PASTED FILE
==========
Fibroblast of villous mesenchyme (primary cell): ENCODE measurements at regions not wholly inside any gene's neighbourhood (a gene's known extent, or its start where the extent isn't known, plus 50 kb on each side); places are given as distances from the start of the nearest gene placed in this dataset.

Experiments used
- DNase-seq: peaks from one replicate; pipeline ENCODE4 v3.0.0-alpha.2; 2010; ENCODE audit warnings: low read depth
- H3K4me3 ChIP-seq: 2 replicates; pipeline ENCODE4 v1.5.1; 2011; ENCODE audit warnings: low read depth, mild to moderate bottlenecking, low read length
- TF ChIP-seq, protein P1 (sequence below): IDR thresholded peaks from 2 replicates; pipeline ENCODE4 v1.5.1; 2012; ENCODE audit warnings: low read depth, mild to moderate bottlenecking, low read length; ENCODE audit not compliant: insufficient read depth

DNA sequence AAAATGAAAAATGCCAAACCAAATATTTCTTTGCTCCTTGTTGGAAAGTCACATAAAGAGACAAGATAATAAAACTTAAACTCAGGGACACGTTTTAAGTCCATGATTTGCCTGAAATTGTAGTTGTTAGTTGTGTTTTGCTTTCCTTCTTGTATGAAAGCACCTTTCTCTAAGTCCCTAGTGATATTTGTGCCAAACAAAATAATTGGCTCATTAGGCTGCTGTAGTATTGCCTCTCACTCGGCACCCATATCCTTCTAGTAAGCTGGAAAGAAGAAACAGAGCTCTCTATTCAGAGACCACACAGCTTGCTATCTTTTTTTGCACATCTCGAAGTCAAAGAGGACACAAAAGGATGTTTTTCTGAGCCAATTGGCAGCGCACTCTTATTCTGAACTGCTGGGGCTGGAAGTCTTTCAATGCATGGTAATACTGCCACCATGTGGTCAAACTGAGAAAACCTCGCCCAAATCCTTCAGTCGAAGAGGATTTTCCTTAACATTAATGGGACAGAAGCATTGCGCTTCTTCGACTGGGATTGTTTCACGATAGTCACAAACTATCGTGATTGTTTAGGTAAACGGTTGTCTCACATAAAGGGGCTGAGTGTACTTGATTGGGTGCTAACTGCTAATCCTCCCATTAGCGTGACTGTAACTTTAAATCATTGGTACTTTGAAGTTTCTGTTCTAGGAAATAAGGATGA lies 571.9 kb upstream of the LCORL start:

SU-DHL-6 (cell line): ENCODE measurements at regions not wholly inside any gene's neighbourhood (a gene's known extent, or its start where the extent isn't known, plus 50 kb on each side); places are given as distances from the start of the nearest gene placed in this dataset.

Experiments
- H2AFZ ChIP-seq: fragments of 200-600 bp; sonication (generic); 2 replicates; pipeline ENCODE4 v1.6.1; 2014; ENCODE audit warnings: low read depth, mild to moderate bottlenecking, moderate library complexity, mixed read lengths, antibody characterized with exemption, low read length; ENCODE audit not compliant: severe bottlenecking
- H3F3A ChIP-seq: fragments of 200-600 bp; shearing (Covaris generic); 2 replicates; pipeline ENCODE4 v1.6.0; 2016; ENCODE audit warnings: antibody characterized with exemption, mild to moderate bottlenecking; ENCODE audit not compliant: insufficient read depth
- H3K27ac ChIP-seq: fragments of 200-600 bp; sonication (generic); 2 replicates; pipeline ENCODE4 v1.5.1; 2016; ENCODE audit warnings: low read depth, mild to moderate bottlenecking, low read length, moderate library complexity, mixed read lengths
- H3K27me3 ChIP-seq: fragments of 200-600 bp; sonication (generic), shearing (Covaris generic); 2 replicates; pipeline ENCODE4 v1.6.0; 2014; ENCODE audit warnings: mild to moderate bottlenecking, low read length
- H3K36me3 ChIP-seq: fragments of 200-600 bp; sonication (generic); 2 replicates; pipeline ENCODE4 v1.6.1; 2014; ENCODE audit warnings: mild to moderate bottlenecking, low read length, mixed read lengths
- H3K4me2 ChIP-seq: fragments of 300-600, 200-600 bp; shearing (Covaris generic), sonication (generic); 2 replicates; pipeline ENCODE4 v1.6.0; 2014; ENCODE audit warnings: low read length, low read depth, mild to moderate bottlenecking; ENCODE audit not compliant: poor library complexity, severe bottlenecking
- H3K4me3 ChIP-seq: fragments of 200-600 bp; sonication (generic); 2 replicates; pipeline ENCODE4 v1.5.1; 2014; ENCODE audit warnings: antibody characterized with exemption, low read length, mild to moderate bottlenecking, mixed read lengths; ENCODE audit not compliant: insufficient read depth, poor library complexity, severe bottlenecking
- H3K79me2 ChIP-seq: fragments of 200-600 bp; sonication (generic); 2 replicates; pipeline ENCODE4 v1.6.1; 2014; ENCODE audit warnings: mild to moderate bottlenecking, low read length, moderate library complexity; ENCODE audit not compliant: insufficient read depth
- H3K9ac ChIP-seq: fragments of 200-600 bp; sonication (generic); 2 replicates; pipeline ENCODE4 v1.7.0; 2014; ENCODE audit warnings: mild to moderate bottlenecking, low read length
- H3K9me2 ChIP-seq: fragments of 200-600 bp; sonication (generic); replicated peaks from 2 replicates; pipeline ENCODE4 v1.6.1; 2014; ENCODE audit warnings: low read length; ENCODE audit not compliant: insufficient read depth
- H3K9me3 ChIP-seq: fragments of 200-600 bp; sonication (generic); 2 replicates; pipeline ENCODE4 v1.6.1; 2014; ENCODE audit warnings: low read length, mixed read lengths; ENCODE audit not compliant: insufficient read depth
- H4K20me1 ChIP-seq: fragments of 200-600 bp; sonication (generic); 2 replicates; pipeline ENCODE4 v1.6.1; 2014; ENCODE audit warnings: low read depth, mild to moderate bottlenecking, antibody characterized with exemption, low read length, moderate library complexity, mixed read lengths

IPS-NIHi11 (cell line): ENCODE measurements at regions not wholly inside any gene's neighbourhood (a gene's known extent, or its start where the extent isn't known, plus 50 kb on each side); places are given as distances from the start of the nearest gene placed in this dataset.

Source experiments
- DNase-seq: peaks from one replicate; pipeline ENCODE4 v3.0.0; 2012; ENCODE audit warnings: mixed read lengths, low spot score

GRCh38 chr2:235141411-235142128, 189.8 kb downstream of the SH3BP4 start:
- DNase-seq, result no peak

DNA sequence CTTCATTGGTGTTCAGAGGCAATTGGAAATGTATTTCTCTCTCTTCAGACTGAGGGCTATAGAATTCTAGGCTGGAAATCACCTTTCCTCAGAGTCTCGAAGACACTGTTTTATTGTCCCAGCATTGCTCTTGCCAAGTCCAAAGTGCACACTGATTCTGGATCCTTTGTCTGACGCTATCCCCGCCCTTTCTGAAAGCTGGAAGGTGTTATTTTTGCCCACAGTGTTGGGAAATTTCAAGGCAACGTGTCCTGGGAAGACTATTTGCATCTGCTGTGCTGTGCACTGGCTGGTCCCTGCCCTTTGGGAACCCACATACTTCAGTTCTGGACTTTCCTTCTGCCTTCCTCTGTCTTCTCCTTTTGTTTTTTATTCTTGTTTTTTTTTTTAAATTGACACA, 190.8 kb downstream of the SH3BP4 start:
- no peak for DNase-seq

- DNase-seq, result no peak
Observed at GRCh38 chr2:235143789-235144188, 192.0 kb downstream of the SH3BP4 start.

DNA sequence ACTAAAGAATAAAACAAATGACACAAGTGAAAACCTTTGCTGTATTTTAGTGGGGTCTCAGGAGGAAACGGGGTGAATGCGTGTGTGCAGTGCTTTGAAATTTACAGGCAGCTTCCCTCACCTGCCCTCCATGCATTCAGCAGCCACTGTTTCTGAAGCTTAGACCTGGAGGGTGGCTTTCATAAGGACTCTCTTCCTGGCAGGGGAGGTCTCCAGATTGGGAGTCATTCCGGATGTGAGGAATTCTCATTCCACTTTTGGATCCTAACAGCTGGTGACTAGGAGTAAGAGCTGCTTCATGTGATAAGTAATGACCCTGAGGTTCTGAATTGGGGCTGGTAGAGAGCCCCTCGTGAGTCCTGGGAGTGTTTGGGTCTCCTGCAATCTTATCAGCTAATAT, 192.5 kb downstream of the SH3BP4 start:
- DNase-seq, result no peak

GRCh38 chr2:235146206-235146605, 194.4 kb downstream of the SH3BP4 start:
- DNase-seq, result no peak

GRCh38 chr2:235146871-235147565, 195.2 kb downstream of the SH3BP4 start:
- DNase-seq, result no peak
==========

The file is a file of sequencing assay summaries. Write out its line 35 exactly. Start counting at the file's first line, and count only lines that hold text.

- DNase-seq, result no peak